This Sleep Disorder Can Take Years Off Your Life

It not only ruins your partner's sleep, if left untreated, sleep apnea lowers your life expectancy. Here's what to do.

Medically reviewed in December 2020

Updated on March 1, 2021

In September 2016, a train crashed into a station in Hoboken, New Jersey, killing one person and injuring more than 100. According to a CBS/AP news report, the 48-year-old driver said he arrived at work feeling fully rested. After the crash, the driver said he had no memory of the accident itself—only of waking up on the engineer cabin’s floor. He was later diagnosed with severe obstructive sleep apnea, a condition characterized by heavy snoring and where people stop breathing in their sleep multiple times per night. Sleep apnea often results in poor sleep at night, which can cause daytime drowsiness. 

Is dying from sleep apnea a possibility?

Aside from causing daytime fatigue, untreated sleep apnea may shorten your life expectancy because it puts you at risk for a host of chronic illnesses. The condition has been linked to an increased risk of hypertension, stroke, irregular heartbeat and heart failure. That's not all. Severe sleep apnea raises your risk of early death by 46 percent, while even moderate sleep apnea can mean a 17 percent greater chance of dying early. 

What is sleep apnea exactly? 

When you sleep, throat muscles used for speaking, breathing and swallowing are relaxed and the throat becomes narrower. If you already have a narrow throat, these relaxed muscles may partially or completely block the airway. Enlarged tonsils, a small mouth, large tongue and obesity might compound the problem.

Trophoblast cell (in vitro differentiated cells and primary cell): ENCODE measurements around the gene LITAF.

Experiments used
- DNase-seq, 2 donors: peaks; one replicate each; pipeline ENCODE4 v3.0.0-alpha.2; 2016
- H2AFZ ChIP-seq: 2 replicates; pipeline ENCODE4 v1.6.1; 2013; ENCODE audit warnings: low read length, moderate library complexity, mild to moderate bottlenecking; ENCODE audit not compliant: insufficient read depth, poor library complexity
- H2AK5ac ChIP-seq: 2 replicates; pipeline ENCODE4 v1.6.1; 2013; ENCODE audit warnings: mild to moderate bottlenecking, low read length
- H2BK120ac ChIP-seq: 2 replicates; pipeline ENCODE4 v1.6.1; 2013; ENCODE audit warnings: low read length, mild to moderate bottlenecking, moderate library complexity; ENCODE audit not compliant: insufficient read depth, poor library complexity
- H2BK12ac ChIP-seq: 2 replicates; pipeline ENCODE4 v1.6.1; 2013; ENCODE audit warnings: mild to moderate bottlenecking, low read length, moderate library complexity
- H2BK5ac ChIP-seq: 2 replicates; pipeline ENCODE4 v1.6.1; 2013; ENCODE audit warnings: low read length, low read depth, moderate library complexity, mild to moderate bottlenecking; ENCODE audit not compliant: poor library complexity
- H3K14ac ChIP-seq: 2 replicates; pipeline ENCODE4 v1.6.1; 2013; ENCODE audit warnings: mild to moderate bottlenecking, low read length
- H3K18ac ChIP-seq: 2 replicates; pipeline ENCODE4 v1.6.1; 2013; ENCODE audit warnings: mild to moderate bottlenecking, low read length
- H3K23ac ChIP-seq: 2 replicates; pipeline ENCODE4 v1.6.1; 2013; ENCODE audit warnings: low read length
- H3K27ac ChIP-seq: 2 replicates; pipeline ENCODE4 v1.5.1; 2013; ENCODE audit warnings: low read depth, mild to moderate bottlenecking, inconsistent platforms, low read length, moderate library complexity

The blockage may cause snoring. A narrowing of the airway causes the top and bottom of the mouth to touch. Breathing causes the two sections to vibrate, resulting in the snoring and snorting sounds. If the blockage is severe enough to cause a stop in breathing or to reduce your ability to breathe, you’ll come out of a deep sleep and into a light sleep. You’ll often start breathing again with a loud snore, and you may wake up choking. In the most severe cases, this may happen up to 30 times per hour.  

Why sleep apnea is dangerous 

Sleep apnea is frequently packaged with other diseases. A 2008 Australian study of more than 60,000 people with sleep apnea who were admitted to the hospital found that these patients frequently had other conditions. The most common include: 

You’re most at risk for sleep apnea if you’re male, overweight, age 40 or older or you smoke. Nearly 75 percent of the people in the Australian study were male, and there were more cases between the ages of 55 to 59 than any other age group. Others at risk include children. About 2 percent of children have the condition, usually caused by enlarged tonsils or adenoids, face or skull abnormalities and problems with throat muscles. 

People who are older, overweight or have a family history of sleep apnea also have a higher risk of developing the condition. 

Warning signs 

Many people don’t know they have sleep apnea. An estimated 20 percent of American adults have obstructive sleep apnea, and 90 percent of those are undiagnosed. Often a spouse or partner will let you know that you’re snoring loudly and/or gasping for breath in the middle of the night.